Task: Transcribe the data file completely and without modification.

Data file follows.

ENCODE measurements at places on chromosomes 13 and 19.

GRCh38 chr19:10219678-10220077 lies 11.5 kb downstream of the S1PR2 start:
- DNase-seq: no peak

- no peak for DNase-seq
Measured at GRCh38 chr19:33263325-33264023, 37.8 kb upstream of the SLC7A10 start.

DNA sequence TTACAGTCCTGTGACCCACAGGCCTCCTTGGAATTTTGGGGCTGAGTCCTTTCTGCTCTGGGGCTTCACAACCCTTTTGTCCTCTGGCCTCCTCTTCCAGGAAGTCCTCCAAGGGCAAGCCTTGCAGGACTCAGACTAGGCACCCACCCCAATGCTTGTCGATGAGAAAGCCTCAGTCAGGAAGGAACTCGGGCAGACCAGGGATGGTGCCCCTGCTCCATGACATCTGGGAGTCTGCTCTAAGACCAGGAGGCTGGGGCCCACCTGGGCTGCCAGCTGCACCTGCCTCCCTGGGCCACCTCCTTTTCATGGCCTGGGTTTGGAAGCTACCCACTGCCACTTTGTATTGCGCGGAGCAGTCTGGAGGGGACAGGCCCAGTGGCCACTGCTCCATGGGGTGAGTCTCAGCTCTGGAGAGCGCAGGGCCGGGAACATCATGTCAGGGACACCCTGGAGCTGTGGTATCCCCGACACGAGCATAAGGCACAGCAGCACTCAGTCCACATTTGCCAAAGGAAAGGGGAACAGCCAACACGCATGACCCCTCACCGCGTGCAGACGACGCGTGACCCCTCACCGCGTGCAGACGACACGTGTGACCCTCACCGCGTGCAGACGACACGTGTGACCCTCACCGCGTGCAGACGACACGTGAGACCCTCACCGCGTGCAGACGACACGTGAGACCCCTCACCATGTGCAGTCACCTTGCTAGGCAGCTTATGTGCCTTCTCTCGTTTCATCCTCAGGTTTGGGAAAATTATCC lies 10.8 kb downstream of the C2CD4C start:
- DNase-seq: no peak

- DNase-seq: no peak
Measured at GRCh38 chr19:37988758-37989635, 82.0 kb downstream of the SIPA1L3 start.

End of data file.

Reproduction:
ENCODE measurements at places on chromosomes 13 and 19.

GRCh38 chr19:10219678-10220077 lies 11.5 kb downstream of the S1PR2 start:
- DNase-seq: no peak

- no peak for DNase-seq
Measured at GRCh38 chr19:33263325-33264023, 37.8 kb upstream of the SLC7A10 start.

DNA sequence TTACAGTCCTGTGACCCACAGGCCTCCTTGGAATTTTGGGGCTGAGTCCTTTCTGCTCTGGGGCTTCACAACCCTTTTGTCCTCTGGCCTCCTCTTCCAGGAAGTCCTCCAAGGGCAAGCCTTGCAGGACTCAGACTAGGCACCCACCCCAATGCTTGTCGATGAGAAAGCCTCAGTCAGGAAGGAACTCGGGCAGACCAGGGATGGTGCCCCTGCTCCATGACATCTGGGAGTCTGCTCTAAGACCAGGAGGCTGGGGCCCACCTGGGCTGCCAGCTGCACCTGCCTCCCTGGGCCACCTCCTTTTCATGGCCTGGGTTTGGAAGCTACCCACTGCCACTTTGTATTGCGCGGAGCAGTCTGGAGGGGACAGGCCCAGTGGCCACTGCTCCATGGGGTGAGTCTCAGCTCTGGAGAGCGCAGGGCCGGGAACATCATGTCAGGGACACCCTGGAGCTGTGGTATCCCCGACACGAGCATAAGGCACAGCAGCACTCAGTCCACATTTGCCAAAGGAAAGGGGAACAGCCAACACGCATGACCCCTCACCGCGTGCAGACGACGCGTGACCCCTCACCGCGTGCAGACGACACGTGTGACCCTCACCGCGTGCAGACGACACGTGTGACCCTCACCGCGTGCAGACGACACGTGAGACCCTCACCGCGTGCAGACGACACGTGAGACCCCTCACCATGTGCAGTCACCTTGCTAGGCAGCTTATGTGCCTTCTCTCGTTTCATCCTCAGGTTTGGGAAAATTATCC lies 10.8 kb downstream of the C2CD4C start:
- DNase-seq: no peak

- DNase-seq: no peak
Measured at GRCh38 chr19:37988758-37989635, 82.0 kb downstream of the SIPA1L3 start.